How to make sure charitable donations are going to a good cause

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JACKSONVILLE, Fla. - Words like shameful, callous and despicable have now been used to describe the actions of  Allied Veterans of the World.

Over the last five years, investigators say Allied Veterans of the World took in about $290 million and promised to give 70 percent to charity.  Investigators say that only 2 percent actually were given to veterans organizations or other charitable activities.

So how does someone know if money you are donating is going to a good cause?

All registered non-profit groups must turn in annual reports to the Internal Revenue Service, and several reputable organizations go through that data to see how the money was spent.

The Better Business Bureau's reviews area 501c3 charitable organizations' IRS filings and their audited financial reports, looking at total revenue versus expenses and how much was spent on administrative fees.  It also tracks complaints against non-profit organizations, and allows people to file a complaint.

"If the IRS see's less and less of the funds are doing what they are supposed to do, they are at risk of losing their 501c3 status," said Tom Stephens, president of the local Better Business Burearu. "What percentage of the money went to the projects that they actually collected the money for, and what percent was spent on administration."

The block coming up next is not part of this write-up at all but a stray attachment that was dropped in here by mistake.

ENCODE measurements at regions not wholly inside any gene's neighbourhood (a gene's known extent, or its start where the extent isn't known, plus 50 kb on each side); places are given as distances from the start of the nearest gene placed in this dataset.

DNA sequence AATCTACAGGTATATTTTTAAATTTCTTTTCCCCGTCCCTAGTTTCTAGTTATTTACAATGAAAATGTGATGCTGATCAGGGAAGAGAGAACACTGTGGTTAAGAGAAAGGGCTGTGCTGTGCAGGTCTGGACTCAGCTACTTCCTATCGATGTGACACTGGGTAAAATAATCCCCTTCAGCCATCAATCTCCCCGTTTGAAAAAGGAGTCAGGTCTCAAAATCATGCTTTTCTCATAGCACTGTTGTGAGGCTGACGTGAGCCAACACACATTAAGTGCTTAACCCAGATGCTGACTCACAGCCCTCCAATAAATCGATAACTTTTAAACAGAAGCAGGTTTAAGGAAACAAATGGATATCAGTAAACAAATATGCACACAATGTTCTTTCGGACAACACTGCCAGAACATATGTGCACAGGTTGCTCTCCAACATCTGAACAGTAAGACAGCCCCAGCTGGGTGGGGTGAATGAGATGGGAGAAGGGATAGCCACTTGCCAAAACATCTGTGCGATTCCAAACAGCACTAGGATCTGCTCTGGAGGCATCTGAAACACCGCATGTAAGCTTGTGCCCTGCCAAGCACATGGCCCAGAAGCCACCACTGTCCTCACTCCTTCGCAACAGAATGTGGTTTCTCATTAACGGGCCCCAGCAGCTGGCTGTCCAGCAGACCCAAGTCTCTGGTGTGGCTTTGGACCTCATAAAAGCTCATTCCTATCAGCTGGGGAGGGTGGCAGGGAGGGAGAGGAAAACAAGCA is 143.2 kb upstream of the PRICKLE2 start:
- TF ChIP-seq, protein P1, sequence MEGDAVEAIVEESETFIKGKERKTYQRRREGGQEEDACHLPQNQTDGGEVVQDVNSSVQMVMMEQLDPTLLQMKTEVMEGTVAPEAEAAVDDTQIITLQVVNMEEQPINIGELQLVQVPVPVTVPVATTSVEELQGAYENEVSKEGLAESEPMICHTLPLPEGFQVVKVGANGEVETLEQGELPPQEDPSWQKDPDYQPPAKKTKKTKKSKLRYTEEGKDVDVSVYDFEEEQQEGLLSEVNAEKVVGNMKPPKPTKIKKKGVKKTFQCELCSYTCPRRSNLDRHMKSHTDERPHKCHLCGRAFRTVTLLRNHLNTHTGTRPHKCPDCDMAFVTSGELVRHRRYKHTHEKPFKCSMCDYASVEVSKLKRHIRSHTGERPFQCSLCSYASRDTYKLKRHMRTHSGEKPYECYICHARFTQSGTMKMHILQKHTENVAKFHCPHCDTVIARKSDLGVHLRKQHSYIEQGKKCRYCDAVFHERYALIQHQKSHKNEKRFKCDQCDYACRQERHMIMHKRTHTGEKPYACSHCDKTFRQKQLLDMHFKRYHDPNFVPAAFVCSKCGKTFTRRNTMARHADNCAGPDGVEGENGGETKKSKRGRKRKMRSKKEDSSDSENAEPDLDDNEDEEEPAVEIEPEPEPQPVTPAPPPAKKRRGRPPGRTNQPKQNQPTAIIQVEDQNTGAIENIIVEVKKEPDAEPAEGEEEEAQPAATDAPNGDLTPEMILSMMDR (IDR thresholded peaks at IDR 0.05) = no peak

The BBB's Gift Giving Guide gives each organization a pass-or-fail grade.

Stephens says donors should raise concerns if they ask for the non-profits annual report and they don't hand it over.

In the case of Allied Veteran's, Stephens says the charitable organization now accused of money fraud does not fall under the oversight of the Better Business Bureau or some other services non-profit organizations becase it is not a 501c3, but a 501c19.

So who monitors those aside from the IRS?  No one.
Rod Sullivan, professor at Florida Coastal School of Law, says the state leaves the responsibility up to the consumer.

"The state of Florida publishes a list called the Gift Giver's Guide where you can check out any organization... where people can see how they spend that money," Sullivan said.

Other links for information about non-profit organizations:

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